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Merger guidelines are a collection of rules and regulations that oversee any mergers between and among companies. Both the Federal Trade Commission (FTC) and the Antitrust Division under the US Department of Justice (DOJ) rely on these guidelines to analyze and investigate companies planning future mergers. The guidelines ensure that companies in the US abide by the antitrust law and encourage a healthy competition in the market.
Dr. Donald Turner, a former US Assistant Attorney General, was the first to conceive of the merger guidelines back in 1968. The prime contribution of this first version was to introduce the concept of “Structure Conduct Performance” in analyzing the market, stating that market performance depends on the market conduct, which then hinges on the market structure. Since then, the merger guidelines have undergone several revisions, the first of which occurred in 1982.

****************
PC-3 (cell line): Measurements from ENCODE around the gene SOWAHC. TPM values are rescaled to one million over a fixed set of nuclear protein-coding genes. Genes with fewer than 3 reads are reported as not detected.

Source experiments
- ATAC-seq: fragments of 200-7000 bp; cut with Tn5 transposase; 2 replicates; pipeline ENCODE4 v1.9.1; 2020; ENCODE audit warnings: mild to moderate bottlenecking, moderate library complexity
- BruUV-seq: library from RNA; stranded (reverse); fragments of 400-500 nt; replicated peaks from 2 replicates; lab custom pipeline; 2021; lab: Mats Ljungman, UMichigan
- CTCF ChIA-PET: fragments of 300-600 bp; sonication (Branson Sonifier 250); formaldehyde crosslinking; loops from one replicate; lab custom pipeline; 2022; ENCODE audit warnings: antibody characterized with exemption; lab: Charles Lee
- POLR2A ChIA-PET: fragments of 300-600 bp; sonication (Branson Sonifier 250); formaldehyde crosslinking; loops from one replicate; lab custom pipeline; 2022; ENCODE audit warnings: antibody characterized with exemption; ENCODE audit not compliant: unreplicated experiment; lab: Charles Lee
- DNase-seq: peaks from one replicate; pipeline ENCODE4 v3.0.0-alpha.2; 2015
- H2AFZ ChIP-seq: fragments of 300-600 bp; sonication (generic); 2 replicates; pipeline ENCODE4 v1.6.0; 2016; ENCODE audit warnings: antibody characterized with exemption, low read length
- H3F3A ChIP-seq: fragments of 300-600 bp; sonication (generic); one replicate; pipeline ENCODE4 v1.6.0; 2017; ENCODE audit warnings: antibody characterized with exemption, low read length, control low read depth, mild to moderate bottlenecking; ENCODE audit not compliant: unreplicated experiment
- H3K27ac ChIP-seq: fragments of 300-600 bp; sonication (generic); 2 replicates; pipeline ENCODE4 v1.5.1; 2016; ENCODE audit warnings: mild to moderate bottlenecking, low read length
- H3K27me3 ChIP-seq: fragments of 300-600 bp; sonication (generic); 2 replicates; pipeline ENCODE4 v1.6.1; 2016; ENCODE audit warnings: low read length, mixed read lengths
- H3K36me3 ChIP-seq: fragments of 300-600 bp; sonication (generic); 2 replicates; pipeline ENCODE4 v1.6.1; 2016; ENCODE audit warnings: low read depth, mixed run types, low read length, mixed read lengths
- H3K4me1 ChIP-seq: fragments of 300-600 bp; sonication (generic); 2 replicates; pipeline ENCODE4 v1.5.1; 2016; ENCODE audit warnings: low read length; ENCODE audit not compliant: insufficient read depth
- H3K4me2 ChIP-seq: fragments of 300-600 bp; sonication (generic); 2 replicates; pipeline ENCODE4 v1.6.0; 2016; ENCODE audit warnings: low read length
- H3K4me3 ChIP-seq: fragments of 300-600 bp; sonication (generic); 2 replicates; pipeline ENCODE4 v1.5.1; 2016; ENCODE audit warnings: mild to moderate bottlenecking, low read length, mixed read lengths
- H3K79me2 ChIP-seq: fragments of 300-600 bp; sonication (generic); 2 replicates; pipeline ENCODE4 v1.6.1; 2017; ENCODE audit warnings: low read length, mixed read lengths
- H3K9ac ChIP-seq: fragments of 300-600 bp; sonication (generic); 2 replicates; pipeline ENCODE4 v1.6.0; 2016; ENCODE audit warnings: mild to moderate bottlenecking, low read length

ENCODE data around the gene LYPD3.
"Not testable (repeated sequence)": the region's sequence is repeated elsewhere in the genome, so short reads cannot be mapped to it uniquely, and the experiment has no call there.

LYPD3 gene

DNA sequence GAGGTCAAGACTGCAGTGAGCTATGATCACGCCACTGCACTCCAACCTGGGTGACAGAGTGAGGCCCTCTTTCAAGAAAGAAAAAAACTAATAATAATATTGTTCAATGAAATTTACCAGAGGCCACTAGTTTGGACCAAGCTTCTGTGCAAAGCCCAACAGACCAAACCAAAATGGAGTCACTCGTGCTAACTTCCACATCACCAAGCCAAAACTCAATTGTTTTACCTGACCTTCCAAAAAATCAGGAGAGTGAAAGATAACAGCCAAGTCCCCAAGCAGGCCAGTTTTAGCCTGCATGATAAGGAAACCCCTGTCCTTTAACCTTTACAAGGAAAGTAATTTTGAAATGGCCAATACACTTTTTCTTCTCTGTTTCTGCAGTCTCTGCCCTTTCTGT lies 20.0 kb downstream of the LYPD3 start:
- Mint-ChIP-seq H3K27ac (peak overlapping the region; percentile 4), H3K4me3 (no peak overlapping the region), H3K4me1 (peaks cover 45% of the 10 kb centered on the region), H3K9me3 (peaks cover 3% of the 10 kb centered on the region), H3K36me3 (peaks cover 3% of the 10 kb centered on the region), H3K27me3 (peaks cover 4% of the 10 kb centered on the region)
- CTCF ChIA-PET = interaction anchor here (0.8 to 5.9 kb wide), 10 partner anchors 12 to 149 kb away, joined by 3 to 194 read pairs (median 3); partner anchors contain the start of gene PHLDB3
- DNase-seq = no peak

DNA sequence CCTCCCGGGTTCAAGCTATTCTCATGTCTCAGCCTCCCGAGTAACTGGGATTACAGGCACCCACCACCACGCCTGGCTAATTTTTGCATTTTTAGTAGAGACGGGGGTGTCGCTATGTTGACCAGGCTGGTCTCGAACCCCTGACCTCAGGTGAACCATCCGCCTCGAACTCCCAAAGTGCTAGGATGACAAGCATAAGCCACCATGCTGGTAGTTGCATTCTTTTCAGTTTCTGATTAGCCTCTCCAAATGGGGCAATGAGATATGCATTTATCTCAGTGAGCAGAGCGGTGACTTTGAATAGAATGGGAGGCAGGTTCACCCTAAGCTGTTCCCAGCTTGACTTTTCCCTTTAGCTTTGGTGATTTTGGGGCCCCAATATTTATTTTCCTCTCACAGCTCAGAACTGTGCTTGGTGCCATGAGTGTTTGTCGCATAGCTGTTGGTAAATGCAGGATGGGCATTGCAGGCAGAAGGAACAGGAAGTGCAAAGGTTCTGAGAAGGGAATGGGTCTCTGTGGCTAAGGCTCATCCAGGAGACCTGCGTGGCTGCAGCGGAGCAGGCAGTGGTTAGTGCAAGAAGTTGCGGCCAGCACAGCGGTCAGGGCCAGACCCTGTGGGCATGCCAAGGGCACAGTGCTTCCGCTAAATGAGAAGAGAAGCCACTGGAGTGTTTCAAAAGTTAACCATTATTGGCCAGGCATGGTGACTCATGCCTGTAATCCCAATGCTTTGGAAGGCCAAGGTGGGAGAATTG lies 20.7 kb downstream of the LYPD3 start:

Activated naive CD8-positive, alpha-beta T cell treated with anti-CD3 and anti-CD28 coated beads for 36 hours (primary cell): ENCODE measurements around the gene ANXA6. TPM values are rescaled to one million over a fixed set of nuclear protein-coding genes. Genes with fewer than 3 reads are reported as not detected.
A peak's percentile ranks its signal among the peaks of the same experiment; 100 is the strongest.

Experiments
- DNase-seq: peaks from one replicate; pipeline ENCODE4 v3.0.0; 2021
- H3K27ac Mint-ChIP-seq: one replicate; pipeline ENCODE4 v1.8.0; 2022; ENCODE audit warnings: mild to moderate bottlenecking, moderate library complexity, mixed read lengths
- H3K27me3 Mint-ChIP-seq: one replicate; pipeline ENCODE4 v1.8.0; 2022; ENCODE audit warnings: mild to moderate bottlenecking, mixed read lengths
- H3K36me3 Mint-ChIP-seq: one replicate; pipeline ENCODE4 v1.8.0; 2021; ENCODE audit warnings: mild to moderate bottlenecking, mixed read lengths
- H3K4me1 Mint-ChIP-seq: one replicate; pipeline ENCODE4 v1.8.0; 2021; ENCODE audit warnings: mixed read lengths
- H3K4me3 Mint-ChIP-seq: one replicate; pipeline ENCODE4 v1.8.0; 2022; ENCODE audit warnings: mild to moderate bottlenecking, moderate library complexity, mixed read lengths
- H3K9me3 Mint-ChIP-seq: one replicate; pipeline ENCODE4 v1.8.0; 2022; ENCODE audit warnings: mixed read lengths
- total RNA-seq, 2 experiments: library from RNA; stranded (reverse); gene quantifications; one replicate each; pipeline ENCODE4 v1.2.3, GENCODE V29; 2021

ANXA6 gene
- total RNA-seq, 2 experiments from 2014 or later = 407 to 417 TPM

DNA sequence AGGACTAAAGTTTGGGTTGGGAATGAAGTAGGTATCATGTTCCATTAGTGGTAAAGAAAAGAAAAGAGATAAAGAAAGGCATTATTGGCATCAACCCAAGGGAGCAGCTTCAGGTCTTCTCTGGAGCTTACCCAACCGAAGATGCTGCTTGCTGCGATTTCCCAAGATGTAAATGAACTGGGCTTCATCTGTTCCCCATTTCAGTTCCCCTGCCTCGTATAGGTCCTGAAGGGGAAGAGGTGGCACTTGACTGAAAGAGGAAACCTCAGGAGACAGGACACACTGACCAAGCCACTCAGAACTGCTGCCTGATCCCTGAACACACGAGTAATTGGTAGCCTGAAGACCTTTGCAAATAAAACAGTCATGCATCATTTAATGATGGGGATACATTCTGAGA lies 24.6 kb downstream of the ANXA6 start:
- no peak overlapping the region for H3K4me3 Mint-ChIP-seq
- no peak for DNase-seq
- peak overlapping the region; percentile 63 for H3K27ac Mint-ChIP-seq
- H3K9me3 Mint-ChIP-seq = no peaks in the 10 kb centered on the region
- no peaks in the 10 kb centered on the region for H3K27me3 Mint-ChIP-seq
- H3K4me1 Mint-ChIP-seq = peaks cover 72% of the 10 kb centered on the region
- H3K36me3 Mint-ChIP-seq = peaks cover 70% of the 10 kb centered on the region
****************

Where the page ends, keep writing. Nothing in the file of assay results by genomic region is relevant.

Associate Attorney General Bill Baxter spearheaded the revision and introduced the use of the Herfindahl Index, which measures the relationship of the market size concentration and the size of a company. Under the new revision, the guidelines also supported “production efficiency” as a sound reason for a merger. In this way, many economists and entrepreneurs changed their perspectives by seeing competition in a positive way in that it can create better product and services for the public. Other revisions were carried out in 1984, 1992, 1997, and 2010.
The 2010 merger guidelines allotted sections both for horizontal and vertical mergers. A horizontal merger occurs when two companies that create similar products and services join together. The DOJ and the FTC use a five-tier analysis included in the guidelines to inspect the potential merger. The five-tier analysis includes collecting facts about the present market, studying the involved companies’ efficiency and stability, and supposing economic effects if the merger is accomplished. Any problems that are highly likely to occur can be grounds for challenging the merger.
A vertical merger takes place when companies that create different products and services collaborate, such as with retailers and manufacturers. Using the merger guidelines, the DOJ and the FTC can contest the merger if they find negative effects similar to what a horizontal merger can bring. These effects can include harm to “perceived potential competition”, barriers to entry, or elimination of a disruptive buyer. The Department also expects that the merger will result in a greater level of efficiency; if the expectation is not met, the merger can be challenged.